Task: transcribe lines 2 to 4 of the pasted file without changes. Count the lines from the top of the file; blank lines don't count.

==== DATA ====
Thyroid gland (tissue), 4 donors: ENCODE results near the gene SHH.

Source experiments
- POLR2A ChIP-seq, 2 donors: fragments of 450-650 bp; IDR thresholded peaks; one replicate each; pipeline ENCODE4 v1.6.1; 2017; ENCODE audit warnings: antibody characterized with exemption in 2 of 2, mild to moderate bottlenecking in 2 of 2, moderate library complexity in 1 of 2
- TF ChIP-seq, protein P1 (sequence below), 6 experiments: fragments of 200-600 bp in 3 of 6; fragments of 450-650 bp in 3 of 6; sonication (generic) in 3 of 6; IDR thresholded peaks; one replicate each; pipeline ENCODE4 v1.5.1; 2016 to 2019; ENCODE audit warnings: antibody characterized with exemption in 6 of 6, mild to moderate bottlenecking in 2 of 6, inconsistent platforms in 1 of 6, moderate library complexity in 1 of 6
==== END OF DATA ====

Source experiments
- POLR2A ChIP-seq, 2 donors: fragments of 450-650 bp; IDR thresholded peaks; one replicate each; pipeline ENCODE4 v1.6.1; 2017; ENCODE audit warnings: antibody characterized with exemption in 2 of 2, mild to moderate bottlenecking in 2 of 2, moderate library complexity in 1 of 2
- TF ChIP-seq, protein P1 (sequence below), 6 experiments: fragments of 200-600 bp in 3 of 6; fragments of 450-650 bp in 3 of 6; sonication (generic) in 3 of 6; IDR thresholded peaks; one replicate each; pipeline ENCODE4 v1.5.1; 2016 to 2019; ENCODE audit warnings: antibody characterized with exemption in 6 of 6, mild to moderate bottlenecking in 2 of 6, inconsistent platforms in 1 of 6, moderate library complexity in 1 of 6